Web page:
Before paying with bitcoin, here's what the Federal Trade Commission wants you to know

A general view of the Bitcoin booth at the 2015 International CES at the Las Vegas Convention Center.
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A general view of the Bitcoin booth at the 2015 International CES at the Las Vegas Convention Center.

While the value of bitcoin has been volatile over the past few weeks, its popularity has steadily increased. Financial gurus like Mark Cuban and Warren Buffett have weighed in, offering their takes on why one should or shouldn't jump on the bitcoin bandwagon.

No matter how you feel about cryptocurrency generally, though, it's useful to know that the Federal Trade Commission in a 2015 report recently resurfaced and promoted by the Better Business Bureau makes clear that spending bitcoin can be risky. Even a couple of years ago, the FTC says, it had already "received hundreds of complaints involving bitcoins and other virtual currencies."

That's partly because digital currency is created and stored electronically, the report notes, "which means it is not overseen or backed by a national government. Since there is no regulatory agency, the value of bitcoin can fall just as quickly as it can rise, depending on demand.

"Payments made with virtual currencies are not only irreversible," the report continues, "they also do not have the same legal protections as most traditional payment methods, such as the ones you have when using a credit card."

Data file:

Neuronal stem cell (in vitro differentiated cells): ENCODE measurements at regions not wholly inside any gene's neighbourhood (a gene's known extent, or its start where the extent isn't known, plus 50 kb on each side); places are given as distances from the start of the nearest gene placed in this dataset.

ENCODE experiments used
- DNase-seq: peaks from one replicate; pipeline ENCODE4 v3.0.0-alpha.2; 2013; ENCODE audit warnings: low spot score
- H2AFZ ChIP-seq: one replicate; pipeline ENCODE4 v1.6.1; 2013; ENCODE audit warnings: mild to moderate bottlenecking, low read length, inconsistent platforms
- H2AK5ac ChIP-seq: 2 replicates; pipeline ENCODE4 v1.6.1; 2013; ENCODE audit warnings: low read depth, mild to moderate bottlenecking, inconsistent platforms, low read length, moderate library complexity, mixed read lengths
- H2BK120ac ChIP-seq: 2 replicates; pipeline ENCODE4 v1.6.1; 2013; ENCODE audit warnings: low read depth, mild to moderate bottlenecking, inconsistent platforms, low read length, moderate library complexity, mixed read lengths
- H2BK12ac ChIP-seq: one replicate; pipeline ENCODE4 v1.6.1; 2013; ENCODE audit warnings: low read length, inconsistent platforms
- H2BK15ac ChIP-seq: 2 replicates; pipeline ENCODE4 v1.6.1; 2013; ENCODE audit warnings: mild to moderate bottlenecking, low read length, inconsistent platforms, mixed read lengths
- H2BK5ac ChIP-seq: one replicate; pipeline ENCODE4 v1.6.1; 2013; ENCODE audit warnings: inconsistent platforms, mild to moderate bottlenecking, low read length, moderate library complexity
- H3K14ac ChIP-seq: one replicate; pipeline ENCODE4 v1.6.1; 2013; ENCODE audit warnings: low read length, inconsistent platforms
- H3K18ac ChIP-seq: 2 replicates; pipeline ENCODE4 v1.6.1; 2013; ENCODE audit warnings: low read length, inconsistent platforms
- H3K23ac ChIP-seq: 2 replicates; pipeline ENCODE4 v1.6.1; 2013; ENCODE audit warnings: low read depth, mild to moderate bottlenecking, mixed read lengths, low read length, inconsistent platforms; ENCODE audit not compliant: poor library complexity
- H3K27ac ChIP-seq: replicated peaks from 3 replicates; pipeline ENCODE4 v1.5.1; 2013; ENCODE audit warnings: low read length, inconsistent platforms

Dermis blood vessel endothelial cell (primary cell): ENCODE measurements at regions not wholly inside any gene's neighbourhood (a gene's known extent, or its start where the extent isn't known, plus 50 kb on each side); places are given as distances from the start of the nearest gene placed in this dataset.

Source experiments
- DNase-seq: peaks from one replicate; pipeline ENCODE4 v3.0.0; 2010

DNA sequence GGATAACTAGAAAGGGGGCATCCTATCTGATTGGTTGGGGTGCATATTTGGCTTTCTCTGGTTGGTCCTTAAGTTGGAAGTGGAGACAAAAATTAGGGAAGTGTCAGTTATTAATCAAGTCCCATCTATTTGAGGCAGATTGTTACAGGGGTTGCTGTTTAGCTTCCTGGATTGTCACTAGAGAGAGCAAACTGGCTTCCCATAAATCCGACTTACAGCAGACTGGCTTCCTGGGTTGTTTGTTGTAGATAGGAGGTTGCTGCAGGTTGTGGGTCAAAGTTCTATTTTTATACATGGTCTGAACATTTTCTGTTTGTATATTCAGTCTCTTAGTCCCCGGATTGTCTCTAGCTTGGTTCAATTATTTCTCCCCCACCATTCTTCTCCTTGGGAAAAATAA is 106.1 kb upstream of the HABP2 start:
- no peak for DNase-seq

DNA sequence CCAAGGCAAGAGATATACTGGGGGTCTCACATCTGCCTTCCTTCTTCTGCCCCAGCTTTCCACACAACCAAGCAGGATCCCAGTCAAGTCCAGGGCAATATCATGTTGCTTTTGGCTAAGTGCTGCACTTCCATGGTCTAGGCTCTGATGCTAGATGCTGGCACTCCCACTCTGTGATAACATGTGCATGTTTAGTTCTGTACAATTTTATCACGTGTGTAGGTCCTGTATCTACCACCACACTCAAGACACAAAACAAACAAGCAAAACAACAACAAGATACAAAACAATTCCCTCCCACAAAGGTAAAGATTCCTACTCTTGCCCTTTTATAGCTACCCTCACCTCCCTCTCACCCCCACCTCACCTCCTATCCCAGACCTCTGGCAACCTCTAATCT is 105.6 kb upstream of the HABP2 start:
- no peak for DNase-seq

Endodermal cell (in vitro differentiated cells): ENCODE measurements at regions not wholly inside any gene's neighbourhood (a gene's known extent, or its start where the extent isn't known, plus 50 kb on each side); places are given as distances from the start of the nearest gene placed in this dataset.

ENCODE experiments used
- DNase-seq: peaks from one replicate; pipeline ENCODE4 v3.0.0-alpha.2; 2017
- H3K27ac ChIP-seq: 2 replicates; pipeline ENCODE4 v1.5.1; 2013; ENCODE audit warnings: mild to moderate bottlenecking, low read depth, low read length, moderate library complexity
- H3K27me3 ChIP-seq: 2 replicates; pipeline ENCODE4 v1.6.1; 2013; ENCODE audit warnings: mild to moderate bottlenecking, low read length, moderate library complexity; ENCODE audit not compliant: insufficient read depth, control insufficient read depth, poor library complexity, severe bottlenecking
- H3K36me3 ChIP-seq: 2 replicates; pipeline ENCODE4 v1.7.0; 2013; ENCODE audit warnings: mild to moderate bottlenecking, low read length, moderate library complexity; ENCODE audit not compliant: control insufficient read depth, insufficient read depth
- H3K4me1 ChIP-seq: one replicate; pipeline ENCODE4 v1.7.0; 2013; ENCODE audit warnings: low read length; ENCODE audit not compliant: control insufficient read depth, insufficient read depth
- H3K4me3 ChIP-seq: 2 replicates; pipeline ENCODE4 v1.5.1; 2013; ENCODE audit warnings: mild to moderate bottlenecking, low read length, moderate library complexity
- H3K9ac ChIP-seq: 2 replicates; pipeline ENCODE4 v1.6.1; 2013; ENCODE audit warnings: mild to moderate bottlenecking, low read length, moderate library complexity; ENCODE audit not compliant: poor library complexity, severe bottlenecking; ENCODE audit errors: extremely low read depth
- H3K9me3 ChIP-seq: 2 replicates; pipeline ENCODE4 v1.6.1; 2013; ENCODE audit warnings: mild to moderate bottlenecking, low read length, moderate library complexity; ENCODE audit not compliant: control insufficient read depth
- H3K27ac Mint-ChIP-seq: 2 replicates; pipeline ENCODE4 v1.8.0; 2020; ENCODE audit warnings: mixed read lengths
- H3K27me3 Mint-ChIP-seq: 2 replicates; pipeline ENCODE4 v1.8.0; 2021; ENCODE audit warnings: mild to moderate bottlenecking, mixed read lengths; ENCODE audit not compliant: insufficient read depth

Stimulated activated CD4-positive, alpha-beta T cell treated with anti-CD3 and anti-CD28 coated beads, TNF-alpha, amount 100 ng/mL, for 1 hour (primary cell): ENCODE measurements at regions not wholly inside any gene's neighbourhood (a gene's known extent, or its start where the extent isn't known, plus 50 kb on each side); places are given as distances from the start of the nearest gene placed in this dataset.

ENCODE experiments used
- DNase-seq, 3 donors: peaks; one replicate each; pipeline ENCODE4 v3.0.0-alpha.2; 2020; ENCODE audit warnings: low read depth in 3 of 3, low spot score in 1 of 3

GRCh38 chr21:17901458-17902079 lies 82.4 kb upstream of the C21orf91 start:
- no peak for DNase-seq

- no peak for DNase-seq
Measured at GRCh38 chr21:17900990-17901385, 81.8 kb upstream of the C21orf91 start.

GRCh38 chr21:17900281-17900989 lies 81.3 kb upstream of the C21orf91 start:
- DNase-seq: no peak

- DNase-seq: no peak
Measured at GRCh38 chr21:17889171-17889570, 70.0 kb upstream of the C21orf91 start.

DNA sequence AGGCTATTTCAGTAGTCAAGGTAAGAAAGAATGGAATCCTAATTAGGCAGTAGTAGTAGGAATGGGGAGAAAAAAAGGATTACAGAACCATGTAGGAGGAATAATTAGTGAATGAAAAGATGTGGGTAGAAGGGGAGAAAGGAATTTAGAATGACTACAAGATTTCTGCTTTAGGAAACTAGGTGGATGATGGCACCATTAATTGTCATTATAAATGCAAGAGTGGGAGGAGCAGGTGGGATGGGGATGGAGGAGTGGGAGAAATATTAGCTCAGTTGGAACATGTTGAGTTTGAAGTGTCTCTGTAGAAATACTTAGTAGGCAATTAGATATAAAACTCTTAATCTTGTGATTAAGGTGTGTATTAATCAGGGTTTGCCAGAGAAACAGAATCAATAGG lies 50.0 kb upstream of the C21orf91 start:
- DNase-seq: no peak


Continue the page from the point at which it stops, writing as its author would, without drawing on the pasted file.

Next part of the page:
Some online merchants that accept bitcoin as payment, according the FTC, may not deliver the product on time or may only offer refunds in the form of store credit, not currency: "That is why it is important to always know the seller and their policies before making a purchase."

Currently, 100,000 merchants worldwide accept bitcoin. That includes some big-name brands like Microsoft, Expedia and online-electronics retailer Newegg. It's rumored that Amazon could soon begin accepting cryptocurrencies, too.

According to, there are more than 16 million bitcoin in circulation and 12,000 transactions made per hour.

If you're making one of those transactions, or considering it, make sure to do your homework first. Check out the seller's reputation and only chose to engage with companies you trust, suggests the FTC.

"Make sure you know where the seller is located and how to contact someone if there are problems," because often "the only way to get a refund is through the seller or payment processor."

Establish what exchange rate will be used for refunds before your purchase since the value of bitcoin can change rapidly. And read the seller's privacy policy to find out what information might be collected and shared. "If the seller uses a payment processor," the report says, "check its privacy policy, too."

Bitcoin's value was just above $15,000 Wednesday, according to the digital-currency website CoinDesk, which tracks prices from digital currency exchanges Bitfinex, Bitstamp, Coinbase and itBit.

If you have an issue with a bitcoin-relates service, you can file a complaint with the FTC, and, to report a possible scam, you can send a report via the BBB Scam Tracker.

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